Monday, January 17, 2022

 I am being persecuted by computers – starting with the disappearance of Freecell.

We discovered yesterday that Google Mail is sending all messages from Alexander to Spam. I thought he was mad at me. He knows a lot about computers, and works from home on one. He doesn’t know why this is happening. And we can’t even blame it on Microsoft.

 And now I’ve had trouble loading Word. (My practice is to compose there and save to Dropbox and then copy it over to Blogger.) I have succeeded in the end, although only in “safe mode”. And it turns out that "safe mode" doesn't know about Dropbox and where I usually save things. 

 We had sunshine again today, and Helen came to walk with me, but I felt too feeble to get around the garden. (So much for temperance.) We got there, and I sat for a while on a damp bench. Better than nothing.

 And I got some knitting done, too.

 I hope those of you on the Eastern Seaboard aren’t suffering too much. My cheetahs clearly don’t like it, evidenced by the fact they they are indoors. Indeed the whole zoo (DC) is closed because of “inclement weather”.

Sunday, January 16, 2022


We had a bit of sunshine today. It does help. I got around the garden with C., very slowly.


I ate a little green salad from my salad machine. C. brought me two Seville oranges, and I used one of them to make a vinaigrette for it. Very tasty.


And I knit. It’s still agonizingly difficult, the more so now that it is divided by three steeks (armholes and v-neck) so that one has to figure out where one is in the pattern three times per round. There are two rounds in which nothing much happens, evenly all the way around. The following round, in each case, is still very difficult for me: the pattern is two lozenge-shapes, squares tipped on end. One is always expanding while the other contracts, and at the mid-way point they change places. It is important, after those do-nothing rounds to be sure I’ve got it right, which is which and where am I. It seems to involve a lot of time and a lot of unpicking.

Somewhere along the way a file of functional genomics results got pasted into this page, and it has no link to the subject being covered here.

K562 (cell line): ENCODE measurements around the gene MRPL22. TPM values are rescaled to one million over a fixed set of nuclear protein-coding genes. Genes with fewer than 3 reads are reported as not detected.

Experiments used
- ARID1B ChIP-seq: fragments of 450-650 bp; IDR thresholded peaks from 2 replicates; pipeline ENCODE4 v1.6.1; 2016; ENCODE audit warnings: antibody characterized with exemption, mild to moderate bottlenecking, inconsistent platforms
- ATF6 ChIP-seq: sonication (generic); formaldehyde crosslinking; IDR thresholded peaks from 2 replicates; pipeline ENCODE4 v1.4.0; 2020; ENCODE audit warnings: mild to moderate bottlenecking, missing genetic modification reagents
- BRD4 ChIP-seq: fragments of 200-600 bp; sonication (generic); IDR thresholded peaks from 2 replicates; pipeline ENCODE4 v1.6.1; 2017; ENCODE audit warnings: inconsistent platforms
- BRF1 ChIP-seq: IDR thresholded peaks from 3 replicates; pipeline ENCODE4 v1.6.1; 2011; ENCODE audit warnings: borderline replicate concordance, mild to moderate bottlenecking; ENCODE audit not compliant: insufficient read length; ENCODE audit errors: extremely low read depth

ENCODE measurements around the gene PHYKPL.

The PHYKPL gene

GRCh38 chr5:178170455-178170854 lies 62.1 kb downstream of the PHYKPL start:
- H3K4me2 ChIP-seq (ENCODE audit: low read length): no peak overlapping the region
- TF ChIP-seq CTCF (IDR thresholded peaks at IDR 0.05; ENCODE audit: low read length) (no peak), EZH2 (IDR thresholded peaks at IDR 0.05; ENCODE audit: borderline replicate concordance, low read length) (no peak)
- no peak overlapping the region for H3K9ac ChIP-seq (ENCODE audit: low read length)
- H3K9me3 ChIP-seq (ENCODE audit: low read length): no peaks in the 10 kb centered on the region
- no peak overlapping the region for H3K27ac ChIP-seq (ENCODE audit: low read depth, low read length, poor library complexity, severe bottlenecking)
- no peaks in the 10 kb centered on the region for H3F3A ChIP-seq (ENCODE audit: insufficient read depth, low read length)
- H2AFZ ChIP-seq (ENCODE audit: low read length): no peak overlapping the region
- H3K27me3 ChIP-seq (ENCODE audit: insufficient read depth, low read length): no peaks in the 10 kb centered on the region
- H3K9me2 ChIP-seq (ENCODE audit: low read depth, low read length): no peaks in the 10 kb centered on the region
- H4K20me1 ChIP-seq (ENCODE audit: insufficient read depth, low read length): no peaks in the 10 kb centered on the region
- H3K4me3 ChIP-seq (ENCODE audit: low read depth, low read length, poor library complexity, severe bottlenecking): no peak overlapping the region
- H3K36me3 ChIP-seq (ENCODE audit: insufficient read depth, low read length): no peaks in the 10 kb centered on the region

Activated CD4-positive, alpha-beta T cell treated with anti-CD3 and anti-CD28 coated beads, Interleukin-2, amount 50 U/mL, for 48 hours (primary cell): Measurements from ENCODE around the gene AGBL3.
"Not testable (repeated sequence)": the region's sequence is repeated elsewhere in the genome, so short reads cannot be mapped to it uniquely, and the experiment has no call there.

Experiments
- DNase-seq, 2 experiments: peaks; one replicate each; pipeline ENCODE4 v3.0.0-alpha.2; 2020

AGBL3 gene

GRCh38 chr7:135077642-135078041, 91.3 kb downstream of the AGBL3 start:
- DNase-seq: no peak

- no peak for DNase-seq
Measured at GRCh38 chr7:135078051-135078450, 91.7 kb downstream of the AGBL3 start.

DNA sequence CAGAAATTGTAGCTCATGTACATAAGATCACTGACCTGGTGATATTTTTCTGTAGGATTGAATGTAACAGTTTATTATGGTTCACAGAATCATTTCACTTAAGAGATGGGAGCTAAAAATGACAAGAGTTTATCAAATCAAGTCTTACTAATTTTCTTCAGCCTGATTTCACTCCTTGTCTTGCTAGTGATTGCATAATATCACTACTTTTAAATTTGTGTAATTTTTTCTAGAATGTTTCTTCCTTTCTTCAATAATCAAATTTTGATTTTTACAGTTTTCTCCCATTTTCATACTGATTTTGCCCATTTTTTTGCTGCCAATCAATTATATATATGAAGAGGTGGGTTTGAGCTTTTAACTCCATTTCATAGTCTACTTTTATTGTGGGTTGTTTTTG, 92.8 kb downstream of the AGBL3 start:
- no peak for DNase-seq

But I remain confident that I’m going to get it done in time. I only need about three more inches, and the circumference is much reduced by the steeks.


Current Events


It’s hard to say why I feel sorry for Prince Andrew, Tandah. When our Cardinal O’Brien was disgraced, I felt sorry for him, too. For a while it looked as if he was going to assist the parish priest in a small town not far from Edinburgh. The priest and the congregation were eager to have him, but somebody – presumably the Vatican – said no, and he went into idle exile in England. A friend of his remarked, “He’s lost everything. Isn’t that enough?”


Your point is a good one, Cat, that Prince Andrew seems to have been singled out because of who he is. Clinton and Bill Gates have both been mentioned in this sad story – nobody’s suing them. A columnist in the Sunday Times today makes a good point which hadn’t occurred to me: namely that London 20 years ago was full of lovelies who would have welcomed an overnight invitation to Buckingham Palace. Did he really need to have one flown in from Florida? It should be noted that 17 wasn’t (and isn’t) under-age for sex in Britain.


But apart from that columnist -- Jeremy Clarkson – the tone today was very hostile and anti-monarchy.

Saturday, January 15, 2022


I thought maybe Freecell would come back by magic, but it hasn’t. I’ve Googled the problem, which has happened to other people before, but I have failed to perform the actions required. I’ve found a new copy, free, in the Microsoft Store, but they say they don’t have a record of any suitable appliance of mine to install it on. So I’ve given up. Archie is coming to see me next week. He’s young, and relatively computer-savvy, but I think this lies outside his field of expertise.


Otherwise all is much as before. A dull, grey day, warm for January. I got around the garden with Helen. I moved the knitting forward. If I can keep up this pace, I’ll have no difficulty in finishing before this year’s Cup Day – three weeks from today, I think. I had an awful tussle with it this evening. I think it’ll have to be photographed in soft focus.


Of our three interesting villains (Djokovic, the Prime Minister, Prince Andrew) it begins to look as if it may be the Prime Minister who gets away with it. I feel rather sorry for poor silly Prince Andrew. I’m glad he’s got Fergie, at least – they still live under the same roof and seem to be on cordial terms.